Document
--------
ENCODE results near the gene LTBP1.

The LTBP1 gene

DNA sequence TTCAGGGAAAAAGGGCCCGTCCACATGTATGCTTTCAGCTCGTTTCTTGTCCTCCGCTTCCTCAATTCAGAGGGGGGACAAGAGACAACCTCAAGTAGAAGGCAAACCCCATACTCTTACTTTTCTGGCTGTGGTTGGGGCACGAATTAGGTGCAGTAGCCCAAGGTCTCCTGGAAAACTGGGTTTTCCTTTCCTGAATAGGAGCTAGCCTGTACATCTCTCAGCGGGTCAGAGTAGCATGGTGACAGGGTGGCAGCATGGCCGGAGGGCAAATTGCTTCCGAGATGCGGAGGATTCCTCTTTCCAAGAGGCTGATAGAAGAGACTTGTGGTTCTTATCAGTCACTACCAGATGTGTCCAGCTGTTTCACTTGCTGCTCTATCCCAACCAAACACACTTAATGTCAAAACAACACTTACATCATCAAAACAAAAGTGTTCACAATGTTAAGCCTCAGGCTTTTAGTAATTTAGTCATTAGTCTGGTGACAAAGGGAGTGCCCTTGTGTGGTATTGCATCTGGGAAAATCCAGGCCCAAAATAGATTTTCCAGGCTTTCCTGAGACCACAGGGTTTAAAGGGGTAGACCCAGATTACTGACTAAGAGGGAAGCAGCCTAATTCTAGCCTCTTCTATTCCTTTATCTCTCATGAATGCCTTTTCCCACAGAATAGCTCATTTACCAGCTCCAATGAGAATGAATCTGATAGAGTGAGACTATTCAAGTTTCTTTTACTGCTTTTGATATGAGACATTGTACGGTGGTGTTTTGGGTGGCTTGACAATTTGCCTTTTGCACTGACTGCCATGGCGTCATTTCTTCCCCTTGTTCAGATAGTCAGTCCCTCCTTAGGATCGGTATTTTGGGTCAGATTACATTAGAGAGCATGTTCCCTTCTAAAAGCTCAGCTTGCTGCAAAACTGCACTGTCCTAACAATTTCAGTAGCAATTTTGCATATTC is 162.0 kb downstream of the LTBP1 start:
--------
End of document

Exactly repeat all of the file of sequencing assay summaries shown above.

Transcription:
ENCODE results near the gene LTBP1.

The LTBP1 gene

DNA sequence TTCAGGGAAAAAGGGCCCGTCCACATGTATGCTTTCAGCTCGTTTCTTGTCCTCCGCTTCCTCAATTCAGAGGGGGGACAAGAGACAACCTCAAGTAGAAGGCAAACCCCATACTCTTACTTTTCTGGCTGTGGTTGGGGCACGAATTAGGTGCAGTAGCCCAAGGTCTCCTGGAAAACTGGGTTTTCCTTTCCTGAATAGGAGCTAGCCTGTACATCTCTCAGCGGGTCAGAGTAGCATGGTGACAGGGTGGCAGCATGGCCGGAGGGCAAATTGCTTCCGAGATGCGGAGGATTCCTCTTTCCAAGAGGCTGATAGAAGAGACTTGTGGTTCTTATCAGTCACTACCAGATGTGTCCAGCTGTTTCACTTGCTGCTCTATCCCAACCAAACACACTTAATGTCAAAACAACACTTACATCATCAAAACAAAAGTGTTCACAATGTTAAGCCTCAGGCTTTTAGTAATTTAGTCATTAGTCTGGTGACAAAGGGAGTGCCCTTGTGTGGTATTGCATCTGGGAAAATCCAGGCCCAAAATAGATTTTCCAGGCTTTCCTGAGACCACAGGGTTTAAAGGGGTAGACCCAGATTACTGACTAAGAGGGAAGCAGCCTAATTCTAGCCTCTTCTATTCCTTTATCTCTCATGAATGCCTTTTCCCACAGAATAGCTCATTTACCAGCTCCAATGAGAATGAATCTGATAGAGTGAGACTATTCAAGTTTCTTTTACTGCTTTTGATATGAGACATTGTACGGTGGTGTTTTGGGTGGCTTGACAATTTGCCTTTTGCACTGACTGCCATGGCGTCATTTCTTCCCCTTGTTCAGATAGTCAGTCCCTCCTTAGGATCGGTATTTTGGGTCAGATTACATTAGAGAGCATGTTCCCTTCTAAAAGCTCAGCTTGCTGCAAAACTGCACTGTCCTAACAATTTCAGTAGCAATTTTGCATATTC is 162.0 kb downstream of the LTBP1 start: